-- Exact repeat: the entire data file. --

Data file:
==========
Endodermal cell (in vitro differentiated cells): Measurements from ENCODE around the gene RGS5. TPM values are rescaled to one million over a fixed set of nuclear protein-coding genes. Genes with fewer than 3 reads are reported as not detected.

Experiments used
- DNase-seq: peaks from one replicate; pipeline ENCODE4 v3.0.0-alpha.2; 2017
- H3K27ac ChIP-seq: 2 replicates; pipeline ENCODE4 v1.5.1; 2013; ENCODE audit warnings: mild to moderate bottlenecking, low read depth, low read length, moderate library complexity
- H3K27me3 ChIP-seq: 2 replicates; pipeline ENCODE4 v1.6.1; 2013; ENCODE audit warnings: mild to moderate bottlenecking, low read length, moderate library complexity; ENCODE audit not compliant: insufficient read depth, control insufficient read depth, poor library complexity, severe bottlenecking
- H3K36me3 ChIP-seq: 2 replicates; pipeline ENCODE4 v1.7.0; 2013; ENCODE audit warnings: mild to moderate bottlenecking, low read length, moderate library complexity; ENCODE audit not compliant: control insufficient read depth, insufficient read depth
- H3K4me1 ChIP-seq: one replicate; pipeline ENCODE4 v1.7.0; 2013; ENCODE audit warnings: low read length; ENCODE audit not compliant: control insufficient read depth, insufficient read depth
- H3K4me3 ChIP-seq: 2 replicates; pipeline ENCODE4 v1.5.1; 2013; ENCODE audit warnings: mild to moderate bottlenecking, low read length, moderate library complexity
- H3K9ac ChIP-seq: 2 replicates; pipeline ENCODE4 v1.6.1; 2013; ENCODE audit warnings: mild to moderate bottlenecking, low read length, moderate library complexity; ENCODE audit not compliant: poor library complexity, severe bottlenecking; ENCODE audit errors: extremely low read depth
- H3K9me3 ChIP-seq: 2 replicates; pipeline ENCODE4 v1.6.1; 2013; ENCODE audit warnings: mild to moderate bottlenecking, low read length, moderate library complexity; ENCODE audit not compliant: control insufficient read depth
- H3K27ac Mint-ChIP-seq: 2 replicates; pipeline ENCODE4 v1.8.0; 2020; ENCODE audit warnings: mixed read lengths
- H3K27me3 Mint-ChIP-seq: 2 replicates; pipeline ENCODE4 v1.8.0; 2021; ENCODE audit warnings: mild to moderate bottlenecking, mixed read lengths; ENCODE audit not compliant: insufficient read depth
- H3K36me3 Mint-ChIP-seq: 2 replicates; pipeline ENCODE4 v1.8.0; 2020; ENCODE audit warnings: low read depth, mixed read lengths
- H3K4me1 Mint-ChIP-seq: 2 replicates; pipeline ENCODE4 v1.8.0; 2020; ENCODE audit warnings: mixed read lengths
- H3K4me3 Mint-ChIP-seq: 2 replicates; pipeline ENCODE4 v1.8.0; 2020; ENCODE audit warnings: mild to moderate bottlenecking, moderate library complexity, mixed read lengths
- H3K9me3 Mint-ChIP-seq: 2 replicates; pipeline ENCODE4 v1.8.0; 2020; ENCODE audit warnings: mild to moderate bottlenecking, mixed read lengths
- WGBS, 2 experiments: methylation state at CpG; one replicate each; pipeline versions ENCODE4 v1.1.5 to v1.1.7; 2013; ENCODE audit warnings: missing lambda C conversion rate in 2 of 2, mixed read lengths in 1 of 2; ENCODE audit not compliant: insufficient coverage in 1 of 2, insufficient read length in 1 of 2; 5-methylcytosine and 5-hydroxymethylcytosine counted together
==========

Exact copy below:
Endodermal cell (in vitro differentiated cells): Measurements from ENCODE around the gene RGS5. TPM values are rescaled to one million over a fixed set of nuclear protein-coding genes. Genes with fewer than 3 reads are reported as not detected.

Experiments used
- DNase-seq: peaks from one replicate; pipeline ENCODE4 v3.0.0-alpha.2; 2017
- H3K27ac ChIP-seq: 2 replicates; pipeline ENCODE4 v1.5.1; 2013; ENCODE audit warnings: mild to moderate bottlenecking, low read depth, low read length, moderate library complexity
- H3K27me3 ChIP-seq: 2 replicates; pipeline ENCODE4 v1.6.1; 2013; ENCODE audit warnings: mild to moderate bottlenecking, low read length, moderate library complexity; ENCODE audit not compliant: insufficient read depth, control insufficient read depth, poor library complexity, severe bottlenecking
- H3K36me3 ChIP-seq: 2 replicates; pipeline ENCODE4 v1.7.0; 2013; ENCODE audit warnings: mild to moderate bottlenecking, low read length, moderate library complexity; ENCODE audit not compliant: control insufficient read depth, insufficient read depth
- H3K4me1 ChIP-seq: one replicate; pipeline ENCODE4 v1.7.0; 2013; ENCODE audit warnings: low read length; ENCODE audit not compliant: control insufficient read depth, insufficient read depth
- H3K4me3 ChIP-seq: 2 replicates; pipeline ENCODE4 v1.5.1; 2013; ENCODE audit warnings: mild to moderate bottlenecking, low read length, moderate library complexity
- H3K9ac ChIP-seq: 2 replicates; pipeline ENCODE4 v1.6.1; 2013; ENCODE audit warnings: mild to moderate bottlenecking, low read length, moderate library complexity; ENCODE audit not compliant: poor library complexity, severe bottlenecking; ENCODE audit errors: extremely low read depth
- H3K9me3 ChIP-seq: 2 replicates; pipeline ENCODE4 v1.6.1; 2013; ENCODE audit warnings: mild to moderate bottlenecking, low read length, moderate library complexity; ENCODE audit not compliant: control insufficient read depth
- H3K27ac Mint-ChIP-seq: 2 replicates; pipeline ENCODE4 v1.8.0; 2020; ENCODE audit warnings: mixed read lengths
- H3K27me3 Mint-ChIP-seq: 2 replicates; pipeline ENCODE4 v1.8.0; 2021; ENCODE audit warnings: mild to moderate bottlenecking, mixed read lengths; ENCODE audit not compliant: insufficient read depth
- H3K36me3 Mint-ChIP-seq: 2 replicates; pipeline ENCODE4 v1.8.0; 2020; ENCODE audit warnings: low read depth, mixed read lengths
- H3K4me1 Mint-ChIP-seq: 2 replicates; pipeline ENCODE4 v1.8.0; 2020; ENCODE audit warnings: mixed read lengths
- H3K4me3 Mint-ChIP-seq: 2 replicates; pipeline ENCODE4 v1.8.0; 2020; ENCODE audit warnings: mild to moderate bottlenecking, moderate library complexity, mixed read lengths
- H3K9me3 Mint-ChIP-seq: 2 replicates; pipeline ENCODE4 v1.8.0; 2020; ENCODE audit warnings: mild to moderate bottlenecking, mixed read lengths
- WGBS, 2 experiments: methylation state at CpG; one replicate each; pipeline versions ENCODE4 v1.1.5 to v1.1.7; 2013; ENCODE audit warnings: missing lambda C conversion rate in 2 of 2, mixed read lengths in 1 of 2; ENCODE audit not compliant: insufficient coverage in 1 of 2, insufficient read length in 1 of 2; 5-methylcytosine and 5-hydroxymethylcytosine counted together